- Inuit lived in tents made of animal skins during the summer. In the winter they lived in sod houses and igloos. They could build an igloo out of snow bricks in just a couple of hours.
- The Inuit made very clever things from the bones, antlers, and wood they had. They invented the harpoon, which was used to hunt seals and whales.
- They invented the kayak for one man to use for hunting in the ocean and among the pack ice.
***Bonus for parents: There’s a lot parents can learn from the Inuit People, too! This article shares how they help teach their children to regulate big feelings from a young age.
Activity 1: Build an igloo.
Activity 2: A traditional Inuit diet consists of a lot of meat, including polar bear, seal, and fish, but they also often eat it with bannock, a flat quick bread that can be cooked on a griddle or over a fire. Let’s make our own Inuit bannock with this simple recipe.
Activity 3: The Inuit are ingenious in their ability to use materials from the land aroun them for a variety of uses. Let’s work with some natural materians today as we make these acorn cap candles.
Let’s continue learning about Native people and animals of the Arctic with our next book, A Symphony of Whales. If your child is interested in the true story that inspired this picture book, you can read an article about it from The New York Times in 1985 here. You can also play this video to hear a real whale song.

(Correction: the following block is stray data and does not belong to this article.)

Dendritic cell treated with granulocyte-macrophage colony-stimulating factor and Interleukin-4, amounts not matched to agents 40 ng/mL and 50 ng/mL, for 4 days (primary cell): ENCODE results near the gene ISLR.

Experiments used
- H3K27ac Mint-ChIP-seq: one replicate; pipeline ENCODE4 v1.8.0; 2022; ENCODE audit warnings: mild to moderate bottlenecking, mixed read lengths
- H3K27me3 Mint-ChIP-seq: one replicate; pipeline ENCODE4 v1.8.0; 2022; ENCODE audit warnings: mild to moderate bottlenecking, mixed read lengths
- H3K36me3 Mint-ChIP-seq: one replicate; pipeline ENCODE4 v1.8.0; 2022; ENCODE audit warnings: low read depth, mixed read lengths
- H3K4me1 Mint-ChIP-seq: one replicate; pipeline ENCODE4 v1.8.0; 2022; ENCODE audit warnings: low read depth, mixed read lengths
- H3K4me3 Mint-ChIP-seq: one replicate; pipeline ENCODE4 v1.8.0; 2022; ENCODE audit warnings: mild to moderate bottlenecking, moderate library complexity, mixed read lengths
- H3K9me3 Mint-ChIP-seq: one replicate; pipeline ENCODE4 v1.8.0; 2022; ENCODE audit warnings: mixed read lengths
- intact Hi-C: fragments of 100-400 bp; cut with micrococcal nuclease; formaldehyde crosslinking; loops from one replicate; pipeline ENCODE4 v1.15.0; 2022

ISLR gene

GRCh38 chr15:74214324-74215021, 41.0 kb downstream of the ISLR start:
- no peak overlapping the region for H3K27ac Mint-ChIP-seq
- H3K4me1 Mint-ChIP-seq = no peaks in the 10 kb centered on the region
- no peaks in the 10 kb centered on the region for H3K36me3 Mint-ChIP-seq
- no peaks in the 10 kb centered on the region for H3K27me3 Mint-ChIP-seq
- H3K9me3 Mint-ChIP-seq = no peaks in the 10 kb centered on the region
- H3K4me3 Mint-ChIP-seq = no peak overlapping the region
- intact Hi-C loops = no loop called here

Activity 1: In our book, Glashka is able to save a whole pod of beluga whales with music. Do you know what a beluga whale is? Click here to learn more about them. (You may want to check in on the beluga cam from earlier this week as well!) Next, let’s make this beluga craft.
Activity 2: It was never recorded what actual song drew the whales back to the ocean, but we like to think the Russian ice breaker captain might have picked a Russian classical composer who wrote a lot of music for strings, like Tchaikovsky! This web page shares some interesting facts for children about this famous classical composer, who also wrote the music for The Nutcracker ballet. Next, play this song for your child. Can they imagine the belugas following it to freedom? How would they “swim”/dance to this music? How would they draw it?
Activity 2: Another enchanting creature of the Arctic Ocean? The narwhal! Watch this video to learn about this amazing mammal that has been dubbed “the unicorn of the sea,” and then make this narwhal craft. (Or, if your child prefers to play with LEGO, you could make this LEGO narwhal!)
Activity 3: Finally, let’s review ending punctuation with this fun narwhal game!
(+) Upgrade by using two dice and folding in some addition practice.
Let’s end our week by taking a closer look at one of the most beautiful natural phenomena, the aurora borealis. (Also known as the northern lights!) Start by reading The Lights That Dance in the Night.
Activity 2: One Arctic resident we saw in our book? The polar bear! Learn a bit more about them in this video. Next, let’s craft our own polar bear to add to our northern lights picture. Start by printing this template on white cardstock. Next, use glue and cotton balls to give your polar bear its important thick fur. Finally, glue your bears into your aurora borealis scene!
Activity 3: Snowman launcher.